IRS Creating System To Go After Tips

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Last night during the State of the Union, President Biden claimed to be a working-class leader but threatened to veto any bill that would repeal his extreme expansion of the Internal Revenue Service. Over the summer, the Democrats permitted the tax collectors to add 86,852 more agents to its ranks and added tens of billions to its budget. 

At the time of passage, Democrats promised that there would be no auditing of regular Americans. The New York Times noted that “Charles P. Rettig, the Internal Revenue Service commissioner, told Congress on Thursday that the tax collection agency would not increase audits of households earning less than $400,000 if it was given the additional $80 billion,” but most people aren’t buying it.  

Republicans have already tried to roll back the expansion, but the Democrats are full steam ahead. 

Now we are finding out who Democrats believe are “rich,” and it includes waiters and waitresses.

Fox News reports that the IRS is now planning to come after tips. “The Service Industry Tip Compliance Agreement (SITCA) program would be a voluntary tip reporting system in which the IRS and service industry companies cooperate, according to the announcement Monday. As part of the proposal, the IRS will give the public until early May to provide feedback on the program before implementing it.

“Those 87,000 new IRS agents that you were promised would only target the rich,” tweeted Mike Palicz, federal affairs manager at Americans for Tax Reform. “They’re coming after waitresses’ tips now.”

Among the program’s features, the agency lists “monitoring of employer compliance based on actual annual tip revenue and charge tip data from an employer’s point-of-sale system, and allowance for adjustments in tipping practices from year to year.”

It also states that participating employers would provide the IRS with annual reports, would receive protection from liability related to “rules that define tips as part of an employee’s pay” and would have the flexibility to implant internal tip reporting procedures “in accordance with the section of the tax law that requires employees to report tips to their employers.”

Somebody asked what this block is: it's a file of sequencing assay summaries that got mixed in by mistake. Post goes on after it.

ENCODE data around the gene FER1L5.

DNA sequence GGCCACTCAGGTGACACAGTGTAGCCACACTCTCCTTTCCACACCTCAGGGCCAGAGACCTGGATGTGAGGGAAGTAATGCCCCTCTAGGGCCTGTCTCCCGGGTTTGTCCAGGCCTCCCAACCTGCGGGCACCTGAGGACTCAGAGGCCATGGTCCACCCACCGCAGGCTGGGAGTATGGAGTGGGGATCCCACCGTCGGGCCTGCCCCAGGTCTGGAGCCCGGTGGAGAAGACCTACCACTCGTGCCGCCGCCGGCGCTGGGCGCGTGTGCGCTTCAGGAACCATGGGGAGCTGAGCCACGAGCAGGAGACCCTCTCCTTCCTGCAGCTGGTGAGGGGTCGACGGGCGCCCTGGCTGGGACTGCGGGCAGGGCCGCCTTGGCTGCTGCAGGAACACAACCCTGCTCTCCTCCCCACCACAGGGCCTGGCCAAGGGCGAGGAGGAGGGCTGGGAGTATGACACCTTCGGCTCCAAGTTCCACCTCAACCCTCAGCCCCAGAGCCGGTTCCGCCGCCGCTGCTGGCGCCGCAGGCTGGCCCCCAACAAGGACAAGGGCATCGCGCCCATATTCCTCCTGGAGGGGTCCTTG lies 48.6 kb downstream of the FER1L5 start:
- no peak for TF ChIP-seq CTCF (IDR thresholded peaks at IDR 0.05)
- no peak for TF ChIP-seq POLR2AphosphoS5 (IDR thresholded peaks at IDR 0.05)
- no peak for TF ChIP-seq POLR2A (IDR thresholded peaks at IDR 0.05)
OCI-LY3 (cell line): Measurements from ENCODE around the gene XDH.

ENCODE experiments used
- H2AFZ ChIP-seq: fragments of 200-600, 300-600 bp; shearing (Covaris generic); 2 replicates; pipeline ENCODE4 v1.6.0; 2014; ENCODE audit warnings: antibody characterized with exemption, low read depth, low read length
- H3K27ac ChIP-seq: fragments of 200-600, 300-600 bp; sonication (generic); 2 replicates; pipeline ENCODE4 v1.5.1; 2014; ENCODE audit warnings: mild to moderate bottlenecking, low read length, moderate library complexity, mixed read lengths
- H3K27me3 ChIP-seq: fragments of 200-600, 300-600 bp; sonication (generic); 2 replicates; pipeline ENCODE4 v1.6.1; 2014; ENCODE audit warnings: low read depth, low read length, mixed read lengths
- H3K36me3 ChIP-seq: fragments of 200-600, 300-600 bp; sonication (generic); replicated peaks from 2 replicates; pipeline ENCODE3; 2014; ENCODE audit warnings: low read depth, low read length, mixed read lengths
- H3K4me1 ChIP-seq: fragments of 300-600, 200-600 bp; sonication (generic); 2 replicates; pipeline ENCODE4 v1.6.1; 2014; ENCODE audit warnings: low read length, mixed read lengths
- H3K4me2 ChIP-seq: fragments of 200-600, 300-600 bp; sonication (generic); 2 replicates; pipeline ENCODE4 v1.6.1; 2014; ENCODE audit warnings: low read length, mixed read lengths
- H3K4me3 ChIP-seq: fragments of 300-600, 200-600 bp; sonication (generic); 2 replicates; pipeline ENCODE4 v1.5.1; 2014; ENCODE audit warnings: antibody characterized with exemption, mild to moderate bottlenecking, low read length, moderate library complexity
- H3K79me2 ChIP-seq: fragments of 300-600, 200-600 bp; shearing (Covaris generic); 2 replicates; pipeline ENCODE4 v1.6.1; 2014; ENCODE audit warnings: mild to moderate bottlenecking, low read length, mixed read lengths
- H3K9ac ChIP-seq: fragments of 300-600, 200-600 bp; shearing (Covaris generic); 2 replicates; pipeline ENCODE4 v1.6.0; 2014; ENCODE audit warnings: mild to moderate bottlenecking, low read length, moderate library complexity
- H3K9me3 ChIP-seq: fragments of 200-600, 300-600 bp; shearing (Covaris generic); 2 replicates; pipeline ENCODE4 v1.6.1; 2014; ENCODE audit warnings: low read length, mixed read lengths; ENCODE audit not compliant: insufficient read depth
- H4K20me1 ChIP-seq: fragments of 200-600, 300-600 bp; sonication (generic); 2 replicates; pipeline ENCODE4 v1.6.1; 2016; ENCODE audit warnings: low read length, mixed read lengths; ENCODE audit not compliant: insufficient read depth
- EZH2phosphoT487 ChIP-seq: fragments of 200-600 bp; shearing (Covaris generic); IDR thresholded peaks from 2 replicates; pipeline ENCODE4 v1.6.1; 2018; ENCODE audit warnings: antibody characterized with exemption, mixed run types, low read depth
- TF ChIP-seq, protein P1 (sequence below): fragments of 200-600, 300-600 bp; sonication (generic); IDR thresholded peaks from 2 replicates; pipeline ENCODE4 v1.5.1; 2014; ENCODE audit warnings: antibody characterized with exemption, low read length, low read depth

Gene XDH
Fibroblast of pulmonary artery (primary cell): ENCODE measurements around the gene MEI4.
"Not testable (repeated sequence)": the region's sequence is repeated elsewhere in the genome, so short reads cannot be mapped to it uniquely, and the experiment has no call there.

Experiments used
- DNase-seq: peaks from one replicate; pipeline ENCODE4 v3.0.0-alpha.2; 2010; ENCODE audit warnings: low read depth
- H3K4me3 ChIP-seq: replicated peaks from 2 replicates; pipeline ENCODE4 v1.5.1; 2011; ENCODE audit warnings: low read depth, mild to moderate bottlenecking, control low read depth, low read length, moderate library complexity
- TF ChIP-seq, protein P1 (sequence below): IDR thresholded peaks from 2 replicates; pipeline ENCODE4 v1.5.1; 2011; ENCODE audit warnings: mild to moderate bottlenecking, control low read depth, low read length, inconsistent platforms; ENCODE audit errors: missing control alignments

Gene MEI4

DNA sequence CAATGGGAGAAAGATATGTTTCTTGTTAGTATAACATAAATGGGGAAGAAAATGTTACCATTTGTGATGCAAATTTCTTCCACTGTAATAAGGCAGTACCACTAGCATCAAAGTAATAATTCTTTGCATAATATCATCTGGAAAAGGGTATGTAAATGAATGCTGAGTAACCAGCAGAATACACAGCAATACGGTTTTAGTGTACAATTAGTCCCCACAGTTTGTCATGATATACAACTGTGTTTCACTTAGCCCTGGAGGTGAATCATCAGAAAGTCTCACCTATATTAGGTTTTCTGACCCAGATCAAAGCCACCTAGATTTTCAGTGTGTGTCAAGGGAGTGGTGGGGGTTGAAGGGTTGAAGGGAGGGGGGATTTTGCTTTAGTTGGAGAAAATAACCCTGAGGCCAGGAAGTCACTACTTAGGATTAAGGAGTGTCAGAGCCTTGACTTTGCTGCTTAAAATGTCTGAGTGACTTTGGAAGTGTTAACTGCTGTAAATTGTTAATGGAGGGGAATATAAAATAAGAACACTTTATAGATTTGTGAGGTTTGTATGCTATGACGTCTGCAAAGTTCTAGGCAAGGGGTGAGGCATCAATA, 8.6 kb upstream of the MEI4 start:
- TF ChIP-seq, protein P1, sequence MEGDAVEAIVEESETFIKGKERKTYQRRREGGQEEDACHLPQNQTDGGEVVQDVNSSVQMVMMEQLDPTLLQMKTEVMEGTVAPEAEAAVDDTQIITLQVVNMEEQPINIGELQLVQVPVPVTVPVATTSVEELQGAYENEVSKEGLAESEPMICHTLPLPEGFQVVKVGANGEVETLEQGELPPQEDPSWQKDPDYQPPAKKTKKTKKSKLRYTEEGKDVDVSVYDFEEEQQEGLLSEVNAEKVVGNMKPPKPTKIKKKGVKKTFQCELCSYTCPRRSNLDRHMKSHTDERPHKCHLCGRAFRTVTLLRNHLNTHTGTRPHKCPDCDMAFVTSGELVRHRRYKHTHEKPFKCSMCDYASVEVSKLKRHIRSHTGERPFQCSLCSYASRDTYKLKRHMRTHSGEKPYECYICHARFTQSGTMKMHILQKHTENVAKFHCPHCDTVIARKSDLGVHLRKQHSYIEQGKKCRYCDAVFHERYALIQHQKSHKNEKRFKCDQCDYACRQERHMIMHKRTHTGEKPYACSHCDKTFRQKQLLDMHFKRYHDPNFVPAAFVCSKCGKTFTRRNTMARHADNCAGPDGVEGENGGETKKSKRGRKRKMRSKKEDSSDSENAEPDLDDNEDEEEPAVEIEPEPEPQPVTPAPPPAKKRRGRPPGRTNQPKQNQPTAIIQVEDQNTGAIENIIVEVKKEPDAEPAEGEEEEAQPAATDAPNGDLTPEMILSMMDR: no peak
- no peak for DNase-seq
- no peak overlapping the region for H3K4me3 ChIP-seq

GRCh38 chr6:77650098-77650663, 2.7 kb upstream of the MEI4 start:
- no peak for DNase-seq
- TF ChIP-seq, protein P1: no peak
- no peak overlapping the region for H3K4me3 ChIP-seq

What restaurants is Joe Biden going to where service staff is making more than $400,000 a year? Surely the Democrats didn’t lie when they said that a huge expansion of the IRS wouldn’t impact working people. 

They, of course, did. Shaking down waiters and waitresses is likely only the beginning.

Reason discussed last month a study out of Syracuse University’s Transactional Records Access Clearinghouse (TRAC) released data provided to it by the Internal Revenue Service (IRS) on audits performed by the agency in fiscal year 2022. Despite the infusion of new funding earmarked for the IRS via last year’s Inflation Reduction Act, the agency continued historic trends of hassling primarily low-income taxpayers, with relatively few millionaires and billionaires getting caught up in the audit sweep.

“The taxpayer class with unbelievably high audit rates—five and a half times virtually everyone else—were low-income wage-earners taking the earned income tax credit,” reported TRAC, noting that the poorest taxpayers are “easy marks in an era when IRS increasingly relies upon correspondence audits yet doesn’t have the resources to assist taxpayers or answer their questions.”

In fact, “if one ignores the fiction of auditing a millionaire through simply sending a letter through the mail, the odds that millionaires received a regular audit by a revenue agent (1.1%) was actually less than the audit rate of the targeted lowest income wage-earners whose audit rate was 1.27 percent!”

There’s a reason why Democrats balked when Republicans tried to put in protections for middle-class and poor Americans, blocking amendments to outwardly state “no language protecting middle-class taxpayers from the new barrage of IRS audits.”

Those who want to provide feedback and public comment on the matter must do so by May 7, according to Fox Business. 

Many service industry workers, like those in restaurants, work below minimum wage and depend on tips as an important portion of their pay, but it looks like they will be joining the ranks of those targeted by the IRS. 

They won’t be alone, though. The agency has also proposed rules on reporting payments over $600 received via Venmo and PayPal. After all, those 80,000 IRS agents can’t all go after Bill Gates and Elon Musk. 

[Read More: Don Lemon Makes Co-Host Cry, Leave Set]


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